* BOJ operations announcement triggers sharp market moves
* More frequent purchases, dates would be helpful-strategist
By Lisa Twaronite
TOKYO, April 11 A week after the Bank of Japan
said it would embark on the world's most intense monetary
stimulus, the Japanese government bond market braced itself for
wild swings until the central bank fine-tunes its purchasing
operations and communications.
JGBs have been highly volatile since the BOJ said a week ago
that it will pump about $1.4 trillion into the economy in less
than two years, in an unprecedented monetary expansion for which
there is no playbook.
"Effectively, by announcing a massive, bazooka-style
monetary easing, they've actually managed to increase risk
premia, by adding volatility to the market," said Shogo Fujita,
chief Japan bond strategist at Bank of America Merrill Lynch.
Thursday's market moves underscored the power of the central
bank to trigger significant market waves with simple operational
Ten-year JGB futures, which had plunged on
hedge-selling ahead of a sale of 30-year bonds, sharply
recovered after the BOJ announced details of its second and
third operations under its new easing regime. Futures ended just
four ticks shy of their session high, up 0.57 point at 144.73,
and far above their morning low of 143.40.
Cash bonds also gyrated, with the yield on the benchmark
10-year bonds falling as low as 0.550 percent
after the BOJ's operations announcement, down from their morning
high of 0.630 percent, which matched the previous session's
The benchmark yield plunged to a record low of 0.315 percent
on Friday, when the 30-day implied JGB volatility hit
a 5.32, its highest since March 2011 earthquake, tsunami and
The central bank has already taken the first steps toward
establishing more orderly market operations. Senior BOJ
officials met and exchanged views with financial institutions
and institutional investors on Thursday afternoon on the outlook
for market operations.
Since the BOJ has committed to buying 7.5 trillion yen ($76
billion) of bonds each month -- about 1.4 percent of Japan's
gross domestic product -- Governor Haruhiko Kuroda told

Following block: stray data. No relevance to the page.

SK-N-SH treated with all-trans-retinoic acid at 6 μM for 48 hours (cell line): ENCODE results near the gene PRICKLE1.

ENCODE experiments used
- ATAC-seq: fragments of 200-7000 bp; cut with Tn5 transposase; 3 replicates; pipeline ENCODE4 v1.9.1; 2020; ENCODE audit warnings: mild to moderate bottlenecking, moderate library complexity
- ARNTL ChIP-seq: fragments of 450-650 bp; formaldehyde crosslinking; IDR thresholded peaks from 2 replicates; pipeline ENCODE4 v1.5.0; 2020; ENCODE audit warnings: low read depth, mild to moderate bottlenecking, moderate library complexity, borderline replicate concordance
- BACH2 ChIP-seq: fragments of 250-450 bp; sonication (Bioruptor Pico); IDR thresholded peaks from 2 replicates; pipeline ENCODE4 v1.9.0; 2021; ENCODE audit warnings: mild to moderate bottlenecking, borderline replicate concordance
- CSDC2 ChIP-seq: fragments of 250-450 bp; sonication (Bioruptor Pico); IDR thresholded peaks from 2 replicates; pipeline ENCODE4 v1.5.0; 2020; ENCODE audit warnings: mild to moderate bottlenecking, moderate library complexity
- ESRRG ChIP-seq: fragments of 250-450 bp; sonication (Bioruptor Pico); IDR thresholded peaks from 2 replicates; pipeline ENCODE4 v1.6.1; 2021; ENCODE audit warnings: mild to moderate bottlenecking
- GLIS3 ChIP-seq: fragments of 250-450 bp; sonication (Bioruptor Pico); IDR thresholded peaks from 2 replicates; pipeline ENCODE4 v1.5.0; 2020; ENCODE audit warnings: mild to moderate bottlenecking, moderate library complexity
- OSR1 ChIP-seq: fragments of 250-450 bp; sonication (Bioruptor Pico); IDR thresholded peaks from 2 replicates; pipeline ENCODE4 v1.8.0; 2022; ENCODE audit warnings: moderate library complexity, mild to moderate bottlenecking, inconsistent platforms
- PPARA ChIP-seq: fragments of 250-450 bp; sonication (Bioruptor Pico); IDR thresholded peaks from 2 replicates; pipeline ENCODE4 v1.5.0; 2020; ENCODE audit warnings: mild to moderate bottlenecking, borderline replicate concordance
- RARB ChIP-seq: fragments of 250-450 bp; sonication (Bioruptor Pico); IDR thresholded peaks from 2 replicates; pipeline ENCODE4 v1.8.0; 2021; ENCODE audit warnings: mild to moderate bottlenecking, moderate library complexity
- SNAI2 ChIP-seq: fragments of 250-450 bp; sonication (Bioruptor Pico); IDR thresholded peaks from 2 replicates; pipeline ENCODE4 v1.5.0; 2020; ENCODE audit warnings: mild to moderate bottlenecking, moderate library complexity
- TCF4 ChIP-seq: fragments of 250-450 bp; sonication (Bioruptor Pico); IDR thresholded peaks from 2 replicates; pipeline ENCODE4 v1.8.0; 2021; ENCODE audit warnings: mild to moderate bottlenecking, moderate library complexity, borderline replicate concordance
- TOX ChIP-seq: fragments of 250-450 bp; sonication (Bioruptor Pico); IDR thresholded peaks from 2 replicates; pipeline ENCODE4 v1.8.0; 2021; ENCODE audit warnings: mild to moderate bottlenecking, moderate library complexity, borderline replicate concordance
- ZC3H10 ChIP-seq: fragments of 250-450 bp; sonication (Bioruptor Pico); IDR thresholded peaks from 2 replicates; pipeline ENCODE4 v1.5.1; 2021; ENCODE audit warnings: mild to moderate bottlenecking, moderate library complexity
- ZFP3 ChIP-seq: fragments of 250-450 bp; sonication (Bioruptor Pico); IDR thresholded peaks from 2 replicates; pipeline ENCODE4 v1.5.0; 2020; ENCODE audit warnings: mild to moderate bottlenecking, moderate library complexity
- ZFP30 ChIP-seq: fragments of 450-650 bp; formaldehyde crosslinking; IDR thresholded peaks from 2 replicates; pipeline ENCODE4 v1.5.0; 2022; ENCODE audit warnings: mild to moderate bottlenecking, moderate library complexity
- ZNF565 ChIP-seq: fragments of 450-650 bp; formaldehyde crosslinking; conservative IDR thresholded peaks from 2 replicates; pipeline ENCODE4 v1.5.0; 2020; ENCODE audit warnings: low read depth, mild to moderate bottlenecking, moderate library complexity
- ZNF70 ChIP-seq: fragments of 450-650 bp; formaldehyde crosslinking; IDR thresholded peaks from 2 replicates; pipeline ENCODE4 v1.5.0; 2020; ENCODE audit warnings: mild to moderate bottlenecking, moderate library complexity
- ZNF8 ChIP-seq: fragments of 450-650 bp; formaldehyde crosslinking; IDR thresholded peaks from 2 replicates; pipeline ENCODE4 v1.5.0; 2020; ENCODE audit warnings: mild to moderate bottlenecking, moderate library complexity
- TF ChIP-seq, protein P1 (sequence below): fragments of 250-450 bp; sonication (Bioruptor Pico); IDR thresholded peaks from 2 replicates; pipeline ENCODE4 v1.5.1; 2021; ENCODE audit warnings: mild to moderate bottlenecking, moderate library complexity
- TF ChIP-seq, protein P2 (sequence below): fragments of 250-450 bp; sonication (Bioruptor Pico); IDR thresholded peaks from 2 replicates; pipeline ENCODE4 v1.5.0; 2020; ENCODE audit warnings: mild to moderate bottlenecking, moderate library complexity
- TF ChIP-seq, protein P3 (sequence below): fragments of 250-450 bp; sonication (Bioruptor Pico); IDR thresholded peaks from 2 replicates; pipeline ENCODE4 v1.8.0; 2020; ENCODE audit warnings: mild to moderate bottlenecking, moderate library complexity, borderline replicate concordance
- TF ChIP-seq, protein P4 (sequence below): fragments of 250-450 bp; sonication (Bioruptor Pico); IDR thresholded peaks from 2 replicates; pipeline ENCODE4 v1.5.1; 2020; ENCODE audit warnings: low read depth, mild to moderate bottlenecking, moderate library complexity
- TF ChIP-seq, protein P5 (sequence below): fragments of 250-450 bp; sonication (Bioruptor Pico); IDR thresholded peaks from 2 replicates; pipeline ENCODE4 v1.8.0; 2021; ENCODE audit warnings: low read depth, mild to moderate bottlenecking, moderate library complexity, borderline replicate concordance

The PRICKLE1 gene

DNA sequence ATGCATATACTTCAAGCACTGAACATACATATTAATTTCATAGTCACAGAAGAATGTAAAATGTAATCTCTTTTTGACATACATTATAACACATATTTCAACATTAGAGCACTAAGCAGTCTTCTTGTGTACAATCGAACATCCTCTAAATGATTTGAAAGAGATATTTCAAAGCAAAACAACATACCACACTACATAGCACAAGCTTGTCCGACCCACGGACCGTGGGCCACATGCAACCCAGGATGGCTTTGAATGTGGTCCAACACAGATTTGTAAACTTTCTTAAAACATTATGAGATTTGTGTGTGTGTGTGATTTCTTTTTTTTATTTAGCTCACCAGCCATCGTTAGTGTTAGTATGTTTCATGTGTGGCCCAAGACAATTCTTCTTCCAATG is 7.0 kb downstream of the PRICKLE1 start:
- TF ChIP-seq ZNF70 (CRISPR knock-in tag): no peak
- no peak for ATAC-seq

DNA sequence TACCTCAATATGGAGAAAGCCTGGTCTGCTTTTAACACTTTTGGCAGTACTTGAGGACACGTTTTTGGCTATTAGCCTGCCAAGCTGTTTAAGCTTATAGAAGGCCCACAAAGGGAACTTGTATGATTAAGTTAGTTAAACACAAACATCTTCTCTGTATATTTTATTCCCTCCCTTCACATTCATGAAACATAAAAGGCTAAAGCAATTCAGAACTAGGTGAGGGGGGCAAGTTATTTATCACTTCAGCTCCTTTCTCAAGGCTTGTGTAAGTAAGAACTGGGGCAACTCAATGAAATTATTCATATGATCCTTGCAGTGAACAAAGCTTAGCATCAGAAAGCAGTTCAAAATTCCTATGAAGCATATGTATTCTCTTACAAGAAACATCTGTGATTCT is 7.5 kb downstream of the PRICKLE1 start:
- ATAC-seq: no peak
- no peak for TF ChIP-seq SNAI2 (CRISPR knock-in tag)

reporters on Wednesday that the bond market reaction was
understandable, and said he will monitor price moves carefully.
With the central bank pledging to make purchases that will
total about 70 percent of newly issued debt, strategists and
market participants awaited more details.
"Smaller amounts more often and announcing the dates would
be helpful. If you know for sure when the operations are coming,
you can manage your inventory more smoothly," said Neale
Vincent, strategist at Nomura Securities in Tokyo.
"They could be more flexible in the pace of purchases. They
want investors to shift out of the market quickly, whereas they
want to buy bonds on a monthly schedule. So it's somewhat of a
mismatch," he added.
Vincent also suggested the BOJ could adjust the weightings
between the sectors, because it looks like they are buying too
many 5- and 10-year JGBs, relative to paper under 5-years and
"I think the BOJ will clarify more its operations going
forward, because if you look at what they've done over the last
week, they're effectively going to own the whole JGB yield
curve," Bank of America Merrill Lynch's Fujita.
But until then, he said, the volatile market moves speak for
"Effectively, what happened was the market told the BOJ,
there's too much noise and less transparency here, and the size
of what you're going to purchase is massive, and we won't be
able to warehouse that amount of bonds for you," he said.